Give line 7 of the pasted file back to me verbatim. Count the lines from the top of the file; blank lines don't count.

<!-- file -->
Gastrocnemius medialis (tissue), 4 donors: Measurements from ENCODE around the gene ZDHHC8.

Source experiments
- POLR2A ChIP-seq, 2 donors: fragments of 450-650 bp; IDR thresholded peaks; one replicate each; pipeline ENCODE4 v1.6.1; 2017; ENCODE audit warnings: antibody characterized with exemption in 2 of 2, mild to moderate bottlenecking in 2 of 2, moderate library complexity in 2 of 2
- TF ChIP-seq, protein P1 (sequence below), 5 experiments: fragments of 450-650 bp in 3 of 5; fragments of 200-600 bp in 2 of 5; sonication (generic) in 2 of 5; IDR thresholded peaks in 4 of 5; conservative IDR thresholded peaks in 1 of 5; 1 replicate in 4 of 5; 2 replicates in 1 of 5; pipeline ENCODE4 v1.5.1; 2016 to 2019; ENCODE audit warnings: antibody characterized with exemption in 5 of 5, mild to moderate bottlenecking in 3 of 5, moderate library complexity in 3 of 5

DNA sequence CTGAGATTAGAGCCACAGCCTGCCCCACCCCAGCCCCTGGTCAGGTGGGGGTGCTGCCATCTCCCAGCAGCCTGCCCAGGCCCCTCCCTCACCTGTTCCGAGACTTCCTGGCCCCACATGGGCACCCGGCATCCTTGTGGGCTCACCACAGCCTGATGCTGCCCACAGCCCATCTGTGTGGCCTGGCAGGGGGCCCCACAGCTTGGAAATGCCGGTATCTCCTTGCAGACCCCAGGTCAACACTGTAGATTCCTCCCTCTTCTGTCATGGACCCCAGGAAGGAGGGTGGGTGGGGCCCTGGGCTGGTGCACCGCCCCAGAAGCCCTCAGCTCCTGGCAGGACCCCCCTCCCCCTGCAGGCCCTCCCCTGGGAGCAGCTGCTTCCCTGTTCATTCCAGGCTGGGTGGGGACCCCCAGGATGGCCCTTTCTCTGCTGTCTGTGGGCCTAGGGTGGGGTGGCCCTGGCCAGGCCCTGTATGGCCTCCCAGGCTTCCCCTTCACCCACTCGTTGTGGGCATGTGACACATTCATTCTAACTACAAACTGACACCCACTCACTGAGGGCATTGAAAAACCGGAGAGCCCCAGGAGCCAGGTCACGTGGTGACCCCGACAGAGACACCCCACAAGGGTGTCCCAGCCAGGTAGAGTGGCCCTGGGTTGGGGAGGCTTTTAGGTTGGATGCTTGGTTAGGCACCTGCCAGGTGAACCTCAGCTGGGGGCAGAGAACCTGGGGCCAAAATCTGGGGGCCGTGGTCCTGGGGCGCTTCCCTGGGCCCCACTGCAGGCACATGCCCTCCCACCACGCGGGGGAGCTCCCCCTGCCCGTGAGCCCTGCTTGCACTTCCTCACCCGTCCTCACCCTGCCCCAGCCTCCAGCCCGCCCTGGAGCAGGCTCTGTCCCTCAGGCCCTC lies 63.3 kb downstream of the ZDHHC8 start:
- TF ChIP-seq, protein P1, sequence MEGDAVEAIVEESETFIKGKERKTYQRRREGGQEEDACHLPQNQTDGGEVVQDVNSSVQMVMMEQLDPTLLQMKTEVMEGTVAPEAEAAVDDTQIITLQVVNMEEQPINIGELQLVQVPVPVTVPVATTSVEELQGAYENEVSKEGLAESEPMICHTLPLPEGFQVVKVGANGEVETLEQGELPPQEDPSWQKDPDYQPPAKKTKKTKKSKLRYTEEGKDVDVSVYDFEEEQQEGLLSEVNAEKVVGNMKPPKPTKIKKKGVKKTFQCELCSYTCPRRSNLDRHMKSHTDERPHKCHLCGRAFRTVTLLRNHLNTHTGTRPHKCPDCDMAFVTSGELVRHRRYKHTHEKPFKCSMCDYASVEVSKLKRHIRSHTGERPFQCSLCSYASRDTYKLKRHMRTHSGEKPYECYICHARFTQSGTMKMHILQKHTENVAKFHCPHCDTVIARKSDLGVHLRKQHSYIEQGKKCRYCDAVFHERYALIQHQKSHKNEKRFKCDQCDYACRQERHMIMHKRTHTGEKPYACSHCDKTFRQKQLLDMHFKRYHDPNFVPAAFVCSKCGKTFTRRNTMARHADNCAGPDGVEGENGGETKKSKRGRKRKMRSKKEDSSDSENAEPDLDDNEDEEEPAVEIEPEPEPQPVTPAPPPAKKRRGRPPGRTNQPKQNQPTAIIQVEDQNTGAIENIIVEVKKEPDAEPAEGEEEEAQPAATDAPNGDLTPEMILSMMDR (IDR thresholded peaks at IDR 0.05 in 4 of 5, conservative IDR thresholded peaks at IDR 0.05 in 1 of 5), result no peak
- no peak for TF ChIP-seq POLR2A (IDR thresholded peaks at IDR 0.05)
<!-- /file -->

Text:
- no peak for TF ChIP-seq POLR2A (IDR thresholded peaks at IDR 0.05)